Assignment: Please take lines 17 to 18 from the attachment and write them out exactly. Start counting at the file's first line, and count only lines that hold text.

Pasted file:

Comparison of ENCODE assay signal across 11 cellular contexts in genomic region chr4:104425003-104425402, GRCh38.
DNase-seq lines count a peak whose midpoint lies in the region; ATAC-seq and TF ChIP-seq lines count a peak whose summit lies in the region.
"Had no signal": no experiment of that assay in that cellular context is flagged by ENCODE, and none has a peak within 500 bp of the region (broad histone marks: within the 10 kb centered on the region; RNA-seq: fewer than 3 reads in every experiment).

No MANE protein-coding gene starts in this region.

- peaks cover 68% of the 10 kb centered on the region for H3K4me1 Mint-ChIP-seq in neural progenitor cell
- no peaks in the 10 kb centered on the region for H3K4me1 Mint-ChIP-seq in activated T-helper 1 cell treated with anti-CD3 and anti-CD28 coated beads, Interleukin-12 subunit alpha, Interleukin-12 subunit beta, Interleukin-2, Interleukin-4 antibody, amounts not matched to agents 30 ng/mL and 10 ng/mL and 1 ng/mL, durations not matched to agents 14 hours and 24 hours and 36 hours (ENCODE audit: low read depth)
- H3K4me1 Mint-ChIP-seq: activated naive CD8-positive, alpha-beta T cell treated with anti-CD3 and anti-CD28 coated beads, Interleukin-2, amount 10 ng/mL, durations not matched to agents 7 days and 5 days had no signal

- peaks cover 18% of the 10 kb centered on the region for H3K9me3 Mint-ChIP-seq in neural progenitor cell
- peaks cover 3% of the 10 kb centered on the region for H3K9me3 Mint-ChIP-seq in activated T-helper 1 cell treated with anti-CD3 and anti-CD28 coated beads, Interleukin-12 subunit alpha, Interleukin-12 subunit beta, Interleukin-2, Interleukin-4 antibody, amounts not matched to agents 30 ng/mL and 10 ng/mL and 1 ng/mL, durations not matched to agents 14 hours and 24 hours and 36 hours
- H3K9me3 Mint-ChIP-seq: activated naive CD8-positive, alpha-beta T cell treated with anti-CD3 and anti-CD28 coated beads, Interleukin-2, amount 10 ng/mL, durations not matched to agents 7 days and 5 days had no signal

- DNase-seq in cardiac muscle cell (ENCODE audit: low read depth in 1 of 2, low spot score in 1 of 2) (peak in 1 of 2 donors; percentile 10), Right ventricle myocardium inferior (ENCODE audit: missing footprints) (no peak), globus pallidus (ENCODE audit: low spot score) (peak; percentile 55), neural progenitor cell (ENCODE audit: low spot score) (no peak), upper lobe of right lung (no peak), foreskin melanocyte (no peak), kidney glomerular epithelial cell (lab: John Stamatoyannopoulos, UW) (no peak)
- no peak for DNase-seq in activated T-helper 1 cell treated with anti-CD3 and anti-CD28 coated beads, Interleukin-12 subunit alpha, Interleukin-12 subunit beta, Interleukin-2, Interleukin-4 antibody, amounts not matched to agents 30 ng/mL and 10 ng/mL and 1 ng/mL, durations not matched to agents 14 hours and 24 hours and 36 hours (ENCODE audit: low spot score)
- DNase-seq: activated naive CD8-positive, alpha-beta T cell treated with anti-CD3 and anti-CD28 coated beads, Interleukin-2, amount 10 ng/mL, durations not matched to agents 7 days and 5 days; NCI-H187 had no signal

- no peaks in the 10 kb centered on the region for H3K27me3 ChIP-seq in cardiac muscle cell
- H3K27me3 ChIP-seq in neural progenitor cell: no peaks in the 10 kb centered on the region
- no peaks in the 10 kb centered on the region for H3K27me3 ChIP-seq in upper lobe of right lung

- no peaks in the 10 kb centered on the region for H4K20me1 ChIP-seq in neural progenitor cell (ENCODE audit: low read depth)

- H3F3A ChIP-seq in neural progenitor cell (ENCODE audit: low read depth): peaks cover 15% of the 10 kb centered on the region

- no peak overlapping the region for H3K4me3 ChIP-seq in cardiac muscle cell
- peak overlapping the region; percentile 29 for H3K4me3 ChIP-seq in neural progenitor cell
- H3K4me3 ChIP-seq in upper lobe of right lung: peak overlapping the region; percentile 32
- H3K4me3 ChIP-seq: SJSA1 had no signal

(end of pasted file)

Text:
- no peaks in the 10 kb centered on the region for H4K20me1 ChIP-seq in neural progenitor cell (ENCODE audit: low read depth)

- H3F3A ChIP-seq in neural progenitor cell (ENCODE audit: low read depth): peaks cover 15% of the 10 kb centered on the region